As far as I understood:
Hund’s...
Homework Statement
Show that the ground states for the first three elements in the “neon configuration” (Z=11 to 18) are consistent with Hunds rules.
Homework Equations
From Hyperphysics, the rules are:
1. The term with maximum multiplicity lies lowest in energy
2. For a given multiplicity...
Hi,
I have read that Hund's rules are valid for Atoms with low z.
Because the third Hund's rule is build of Russell-Saunders coupling.
Can I still use the first and second Hund's rule for heavy atoms and jj-coupling( for the third rule)?
Or how can I know the groundstate for an atom with large...
Homework Statement
Using Hund's rules, find the ground state L, S and J of the following atoms: (a) fluorine, (b) magnesium, and (c) titanium.
Homework Equations
J = L + S
The Attempt at a Solution
I'm having trouble understanding what L, S and J mean on a basic level. I read the textbook...
Can anyone explain the second rule, because the Wikipedia page is not very clear?
Hund's zeroth rule - Ignore all inner shells and focus on the outermost shell.
Hund's first rule - Put the electrons such that they maximize spin, ##s##.
So far so good. Hund's second rule appears to be simply...
I have the solution for this problem but don't understand it.
1. Homework Statement
Use Hund's rules to calculate the ground state of erbium with electron configuration [Xe]4f126s2
Homework Equations
Hunds Rules:
1. Maximise S (within Pauli)
2. Maximise L (within Pauli)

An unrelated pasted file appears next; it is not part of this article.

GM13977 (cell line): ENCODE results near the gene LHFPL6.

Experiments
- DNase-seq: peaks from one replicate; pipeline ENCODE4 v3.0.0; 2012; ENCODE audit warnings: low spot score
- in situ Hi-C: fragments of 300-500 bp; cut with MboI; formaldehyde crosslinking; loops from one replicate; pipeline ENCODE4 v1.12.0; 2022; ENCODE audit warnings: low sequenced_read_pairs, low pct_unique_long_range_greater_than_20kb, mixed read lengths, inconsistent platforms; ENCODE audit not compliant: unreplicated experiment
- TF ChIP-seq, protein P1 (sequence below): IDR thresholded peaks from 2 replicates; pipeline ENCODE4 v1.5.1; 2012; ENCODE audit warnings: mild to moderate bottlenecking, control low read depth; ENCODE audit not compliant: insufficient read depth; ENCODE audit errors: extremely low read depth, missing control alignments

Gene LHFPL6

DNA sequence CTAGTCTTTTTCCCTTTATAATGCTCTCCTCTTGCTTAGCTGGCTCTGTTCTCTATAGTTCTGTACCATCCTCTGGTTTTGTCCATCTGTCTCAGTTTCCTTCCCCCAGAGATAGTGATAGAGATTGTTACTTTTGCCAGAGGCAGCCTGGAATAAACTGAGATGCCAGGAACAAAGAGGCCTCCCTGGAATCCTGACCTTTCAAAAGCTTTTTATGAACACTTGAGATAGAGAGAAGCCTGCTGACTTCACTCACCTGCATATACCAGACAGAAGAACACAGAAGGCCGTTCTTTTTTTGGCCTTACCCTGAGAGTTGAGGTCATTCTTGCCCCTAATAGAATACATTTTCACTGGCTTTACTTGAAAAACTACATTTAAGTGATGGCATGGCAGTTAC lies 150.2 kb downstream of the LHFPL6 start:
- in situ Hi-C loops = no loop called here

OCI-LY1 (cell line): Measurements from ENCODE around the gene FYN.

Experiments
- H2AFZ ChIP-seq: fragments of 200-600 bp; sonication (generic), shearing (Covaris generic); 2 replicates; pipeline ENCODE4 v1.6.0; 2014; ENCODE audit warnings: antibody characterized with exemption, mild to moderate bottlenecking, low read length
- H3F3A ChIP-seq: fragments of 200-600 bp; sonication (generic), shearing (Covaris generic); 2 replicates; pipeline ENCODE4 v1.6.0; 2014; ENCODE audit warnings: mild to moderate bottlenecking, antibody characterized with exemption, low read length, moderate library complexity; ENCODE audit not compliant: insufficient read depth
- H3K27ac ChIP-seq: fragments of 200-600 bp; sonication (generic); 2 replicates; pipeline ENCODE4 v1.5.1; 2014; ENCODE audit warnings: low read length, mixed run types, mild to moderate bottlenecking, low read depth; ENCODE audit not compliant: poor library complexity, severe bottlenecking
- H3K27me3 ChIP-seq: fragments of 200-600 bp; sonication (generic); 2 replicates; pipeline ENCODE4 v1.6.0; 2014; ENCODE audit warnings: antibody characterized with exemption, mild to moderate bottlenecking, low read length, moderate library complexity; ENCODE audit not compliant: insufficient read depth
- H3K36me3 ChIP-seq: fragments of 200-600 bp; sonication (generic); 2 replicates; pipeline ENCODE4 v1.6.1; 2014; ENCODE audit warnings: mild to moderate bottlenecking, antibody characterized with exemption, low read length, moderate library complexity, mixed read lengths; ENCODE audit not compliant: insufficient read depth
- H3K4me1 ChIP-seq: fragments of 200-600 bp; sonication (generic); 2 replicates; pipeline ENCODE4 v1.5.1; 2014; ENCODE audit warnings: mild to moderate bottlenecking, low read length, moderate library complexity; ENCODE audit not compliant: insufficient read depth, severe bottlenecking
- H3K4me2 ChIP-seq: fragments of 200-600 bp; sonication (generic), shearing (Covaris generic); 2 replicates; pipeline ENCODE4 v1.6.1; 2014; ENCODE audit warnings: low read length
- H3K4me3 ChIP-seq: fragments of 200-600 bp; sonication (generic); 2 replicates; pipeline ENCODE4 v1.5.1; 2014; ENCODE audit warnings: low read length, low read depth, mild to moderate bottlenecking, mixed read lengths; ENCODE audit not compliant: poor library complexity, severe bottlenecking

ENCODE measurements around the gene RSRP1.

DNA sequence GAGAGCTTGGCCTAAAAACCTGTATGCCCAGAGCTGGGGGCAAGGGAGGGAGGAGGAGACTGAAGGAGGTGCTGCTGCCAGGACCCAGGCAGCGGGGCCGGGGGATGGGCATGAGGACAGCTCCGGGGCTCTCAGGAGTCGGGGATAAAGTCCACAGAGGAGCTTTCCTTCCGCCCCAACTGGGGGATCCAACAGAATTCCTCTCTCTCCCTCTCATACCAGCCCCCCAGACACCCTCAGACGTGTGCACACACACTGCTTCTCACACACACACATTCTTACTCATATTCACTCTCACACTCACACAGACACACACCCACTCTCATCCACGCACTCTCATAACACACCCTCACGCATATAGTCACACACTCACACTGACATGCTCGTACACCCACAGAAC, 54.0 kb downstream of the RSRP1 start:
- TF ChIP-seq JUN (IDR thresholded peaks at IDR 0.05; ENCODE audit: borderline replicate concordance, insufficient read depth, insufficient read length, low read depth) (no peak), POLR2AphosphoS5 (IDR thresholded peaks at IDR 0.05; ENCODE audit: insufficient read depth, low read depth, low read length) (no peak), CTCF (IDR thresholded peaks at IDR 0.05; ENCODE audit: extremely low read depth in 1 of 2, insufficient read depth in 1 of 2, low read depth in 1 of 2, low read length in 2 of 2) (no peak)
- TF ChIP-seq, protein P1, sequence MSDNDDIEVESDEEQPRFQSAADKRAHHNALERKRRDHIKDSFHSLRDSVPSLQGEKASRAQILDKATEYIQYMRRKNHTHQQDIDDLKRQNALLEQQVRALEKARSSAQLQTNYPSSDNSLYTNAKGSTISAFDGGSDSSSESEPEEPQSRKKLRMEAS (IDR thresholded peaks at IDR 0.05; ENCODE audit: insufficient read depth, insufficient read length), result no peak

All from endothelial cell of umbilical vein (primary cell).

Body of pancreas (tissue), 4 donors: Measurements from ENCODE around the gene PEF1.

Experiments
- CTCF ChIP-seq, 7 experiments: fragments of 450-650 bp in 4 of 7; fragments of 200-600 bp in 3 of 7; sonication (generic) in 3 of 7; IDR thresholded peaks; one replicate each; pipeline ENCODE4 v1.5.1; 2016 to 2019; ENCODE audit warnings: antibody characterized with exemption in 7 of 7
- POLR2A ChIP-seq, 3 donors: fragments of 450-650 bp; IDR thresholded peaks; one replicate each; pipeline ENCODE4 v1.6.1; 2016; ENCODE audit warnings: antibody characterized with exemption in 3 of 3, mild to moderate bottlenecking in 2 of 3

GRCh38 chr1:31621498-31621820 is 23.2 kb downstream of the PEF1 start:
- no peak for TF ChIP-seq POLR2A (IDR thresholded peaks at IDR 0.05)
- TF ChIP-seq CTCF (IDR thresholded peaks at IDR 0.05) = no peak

3. Min J (for...
Homework Statement
(a) The nitrogen atom has seven electrons. Write down the electronic configuration in the ground state, and the values of parity (Π), spin (S), orbital angular momentum (L), and total angular momentum (J) of the atom.
(b) If an extra electron is attached to form the N–...
Homework Statement
Calculate ground state of erbium [Xe] 4f^12 6s^2
The Attempt at a Solution
so i know that the f orbital can hold 14 electrons and has 7 types of orbitals that is -3,-2,-1,0,1,2,3
So i constructed a table with axes of m_l (-3 to +3 above) and m_s. Then hunds rules...
Homework Statement
Find the ground state of nitrogen in the form (2s+1)(L)(J), where s represents the total spin, L represents the total orbital angular momentum (s,p,d,f), and J represents the total angular momentum.
Attempt at solution
Well, the electron configuration is [He](2s)^2...
I would like to ask two questions about Hund's rules and L-S coupling:
1. Some textbooks state that when doing L-S coupling and applying Hund's rules, "The maximum values of S and L are subject to the condition that no two electrons may have the same pair of values for m(sub s) and m(sub l)...
I would like to ask two questions about Hund's rules and L-S coupling:
1. Some textbooks state that when doing L-S coupling and applying Hund's rules, "The maximum values of S and L are subject to the condition that no two electrons may have the same pair of values for m(sub s) and m(sub l)...